So my problem is that my friend's ps3 recently fell victim to some severe weather we've had recently. I'm not entirely sure of how it happened, but supposedly lightning struck his apartment and lots of bad stuff ensued, including the frying of his ps3. So he has model CECH-2501A (160 gb) and I've got a slim as well, the very first model in fact, CECH-2001A (120 gb).
I told him I'd take a look at it and see if my psu would get his console up and running again. But when I checked the specs of each psu, mine had different ratings, so now I'm hesitating to try my psu in his system. I'm here pretty much to look for a go or no go from people who know what they're talking about when it comes to swapping psu's.
I'd appreciate anyone's opinion on the matter. That, or maybe someone could just tell me the straight fact of whether or not I can swap them.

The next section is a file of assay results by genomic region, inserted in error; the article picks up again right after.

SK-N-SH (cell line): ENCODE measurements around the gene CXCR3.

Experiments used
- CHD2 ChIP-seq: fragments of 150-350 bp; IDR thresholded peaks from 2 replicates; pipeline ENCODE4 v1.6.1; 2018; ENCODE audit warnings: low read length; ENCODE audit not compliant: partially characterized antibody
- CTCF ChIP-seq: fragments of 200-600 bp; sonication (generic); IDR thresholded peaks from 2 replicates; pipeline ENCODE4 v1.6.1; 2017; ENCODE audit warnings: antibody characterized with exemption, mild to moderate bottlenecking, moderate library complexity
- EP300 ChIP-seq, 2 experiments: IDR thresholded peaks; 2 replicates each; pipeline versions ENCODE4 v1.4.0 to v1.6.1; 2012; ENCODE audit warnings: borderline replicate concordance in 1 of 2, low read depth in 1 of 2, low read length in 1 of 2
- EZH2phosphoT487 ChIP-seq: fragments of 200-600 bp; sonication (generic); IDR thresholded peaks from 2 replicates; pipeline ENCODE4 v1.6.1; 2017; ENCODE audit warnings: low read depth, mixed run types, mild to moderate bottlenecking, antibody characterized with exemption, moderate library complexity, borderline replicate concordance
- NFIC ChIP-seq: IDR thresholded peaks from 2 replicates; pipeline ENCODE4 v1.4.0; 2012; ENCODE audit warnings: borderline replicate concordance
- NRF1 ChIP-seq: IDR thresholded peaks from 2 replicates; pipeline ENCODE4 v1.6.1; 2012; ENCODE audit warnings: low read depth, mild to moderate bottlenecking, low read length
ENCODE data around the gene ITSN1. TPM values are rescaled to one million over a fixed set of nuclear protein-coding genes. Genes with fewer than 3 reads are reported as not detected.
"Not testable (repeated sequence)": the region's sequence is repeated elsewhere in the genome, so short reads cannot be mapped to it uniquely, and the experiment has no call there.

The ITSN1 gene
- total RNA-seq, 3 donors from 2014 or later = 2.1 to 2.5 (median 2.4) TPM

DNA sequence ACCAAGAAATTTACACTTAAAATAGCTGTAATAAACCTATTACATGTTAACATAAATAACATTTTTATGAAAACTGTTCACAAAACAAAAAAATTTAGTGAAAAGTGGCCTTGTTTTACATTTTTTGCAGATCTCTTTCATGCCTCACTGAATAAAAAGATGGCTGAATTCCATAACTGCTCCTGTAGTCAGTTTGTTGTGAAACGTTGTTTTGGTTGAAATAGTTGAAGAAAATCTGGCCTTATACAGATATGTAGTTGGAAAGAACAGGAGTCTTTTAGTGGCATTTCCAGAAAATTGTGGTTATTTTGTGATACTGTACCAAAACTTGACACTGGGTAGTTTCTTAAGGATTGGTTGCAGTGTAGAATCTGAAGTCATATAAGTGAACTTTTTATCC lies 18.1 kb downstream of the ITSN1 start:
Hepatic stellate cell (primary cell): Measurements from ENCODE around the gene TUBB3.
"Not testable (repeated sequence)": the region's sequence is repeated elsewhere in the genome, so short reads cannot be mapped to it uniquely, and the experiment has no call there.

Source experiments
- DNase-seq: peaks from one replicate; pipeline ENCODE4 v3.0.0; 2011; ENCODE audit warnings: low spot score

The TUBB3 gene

Solved! Go to Solution.
I've never had occasion to do that, but from an engineering perspective the risk is very low. Both PS3 models have the same input voltage, and the same output voltages; so even if the power supplies are different, they aren't doing anything different. The PS3 main board has been revised a few times, but the chips do more or less the same things as the original 60GB PS3 from 2006. You should be able to swap one PSU for the other without a problem. Doing so certainly won't damage the PSU if you install it properly. The worst that will happen is that the PS3 will detect the parts mismatch, and not boot successfully. I doubt that will happen though.
Yes. The capacity only needs to meet or exceed the system requirements. If it exceeds them, then it doesn't matter by how much. What matters is that the voltages on the output connectors are correct, and that each one supplies sufficient current. As long as that is the case, the power capacity of the power supply does not matter.